QST de W1AW
Propagation Forecast Bulletin 7 ARLP007
From Tad Cook, K7RA
Seattle, WA February 16, 2018
To all radio amateurs
Solar activity increased over the last reporting week (February 8-14). Average daily sunspot number rose from 10.3 to 24, while average daily solar flux increased from 72.5 to 77.4. Geomagnetic indicators were quiet, with average planetary A index changing from 4.4 to 4.1, and average mid-latitude A index going from 3.6 to 3. Predicted solar flux is 71, 70 and 69 on February 16-18, 68 on February 19-22, 69 on February 23-28, 72 on March 1, 75 on March 2-3, 78 on March 4-13, 76 on March 14-15, 72 on March 16, 70 on March 17-21, 69 on March 22-27, 72 on March 28, 75 on March 29-30, and 78 on March 31 and April 1.
Predicted planetary A index is 18, 12, 10 and 8 on February 16-19, 5 on February 20 through March 3, 8 on March 4, 5 on March 5-13, then 8, 15, 12, 10, 5, 8, 10 and 8 on March 14-21, 5 on March 22-30, 8 on March 31 and 5 on April 1.
Geomagnetic activity forecast from F.K. Janda, OK1HH for the period
February 16 to March 15, 2018. “Geomagnetic field will be:
- Quiet on February 26, March 10
- Mostly quiet on February 19, 24-25, March 1-3, 11-13
- Quiet to unsettled on February 20-23, March 5-8, 14
- Quiet to active on February 17, 27-28, March 9, 15
- Active to disturbed on February 16, (18, March 4)
- “Amplifications of the solar wind from coronal holes are expected on February 19, further development cannot be predicted.
“Remark: – Parenthesis means lower probability of activity enhancement.”
A new space weather video from Dr. Tamitha Skov dated February 15 is available at: https://www.youtube.com/watch?v=SbNqLCY1rUk
February 4 was the last day that a new sunspot appeared. Before that February 2 and January 30 each showed a new spot. The most recent day with no sunspots was February 3.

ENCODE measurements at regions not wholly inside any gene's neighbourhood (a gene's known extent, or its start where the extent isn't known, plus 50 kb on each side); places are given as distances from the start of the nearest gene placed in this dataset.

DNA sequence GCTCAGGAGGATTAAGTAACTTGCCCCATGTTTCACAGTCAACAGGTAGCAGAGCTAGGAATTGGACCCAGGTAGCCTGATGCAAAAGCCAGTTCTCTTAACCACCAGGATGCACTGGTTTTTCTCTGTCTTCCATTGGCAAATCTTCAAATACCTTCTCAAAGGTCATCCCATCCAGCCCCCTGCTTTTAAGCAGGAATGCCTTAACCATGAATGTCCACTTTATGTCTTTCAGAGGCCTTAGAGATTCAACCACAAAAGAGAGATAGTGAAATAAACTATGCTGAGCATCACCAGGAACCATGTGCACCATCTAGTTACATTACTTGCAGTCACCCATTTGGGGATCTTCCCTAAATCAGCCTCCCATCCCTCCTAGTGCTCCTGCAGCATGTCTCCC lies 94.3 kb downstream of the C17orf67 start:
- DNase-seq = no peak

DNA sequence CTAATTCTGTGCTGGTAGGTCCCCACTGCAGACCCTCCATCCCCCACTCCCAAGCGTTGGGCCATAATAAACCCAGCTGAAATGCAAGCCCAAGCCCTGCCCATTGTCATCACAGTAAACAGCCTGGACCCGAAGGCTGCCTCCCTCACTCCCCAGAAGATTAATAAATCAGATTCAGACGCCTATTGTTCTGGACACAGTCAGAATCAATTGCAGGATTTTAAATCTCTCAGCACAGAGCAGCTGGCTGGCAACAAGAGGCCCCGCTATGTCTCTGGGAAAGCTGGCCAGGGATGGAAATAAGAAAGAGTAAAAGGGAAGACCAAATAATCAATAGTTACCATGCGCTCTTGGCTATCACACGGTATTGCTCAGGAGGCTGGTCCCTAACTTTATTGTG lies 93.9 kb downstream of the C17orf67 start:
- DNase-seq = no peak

The ARRL International DX CW Contest is this weekend. See http://www.arrl.org/arrl-dx for details.
Jeff, N8II reports from West Virginia:
“There has not been much happening on 15M again this week, very little heard from AF or EU. I did work EA8/DK6TR Canary Islands on 15M CW at 1548Z and SA was loud when I returned from antenna work and major rope tangle on spool (took over 1 hour to free 90 feet of rope!).
“Fred, K6IJ/KH6 operating from big station KH6LC was about S8 at 2145Z on 15M phone. I have been running a DXCC band/mode chase since last January and now have 64 countries on 160M CW, 90 on 80M CW, a surprising 92 on 30M CW (activity quite poor), 162 on 20M CW/142 phone, and despite awful conditions now, last year provided 36 countries on 10M CW/31 on phone.
“Today Feb 15, I added 8P9NX Barbados on 80M and 160M CW, CU2DX Azores on 160M CW (all 16th UTC), JY4CI on 30M CW, MW0YDK Wales and Z60A Kosovo on 17M CW, C5DX Gambia on 17M CW, ER3MM on 20M CW, and J62P/39 St. Lucia on 20M phone, a very good day in only about 2 hours total!
“Last night, on February 14, I added CN2DF Morocco and CT8/R7KW Azores on 80M CW, and GW3YDX on 160M CW. Then, after 2400Z J6/KG9N St. Lucia and LA5HE, Norway on 160M CW at 0058Z, and KP4EE at 0230Z on 40M CW. I was not very tired at 0430Z, so I went to shack and worked 160M CW finding OH2BO, Finland a booming 599. Then, I decided to try CQs with my not so mighty 200W, 3 tries no answers, so I spotted myself and started the best run of Europeans I have ever had on 160M!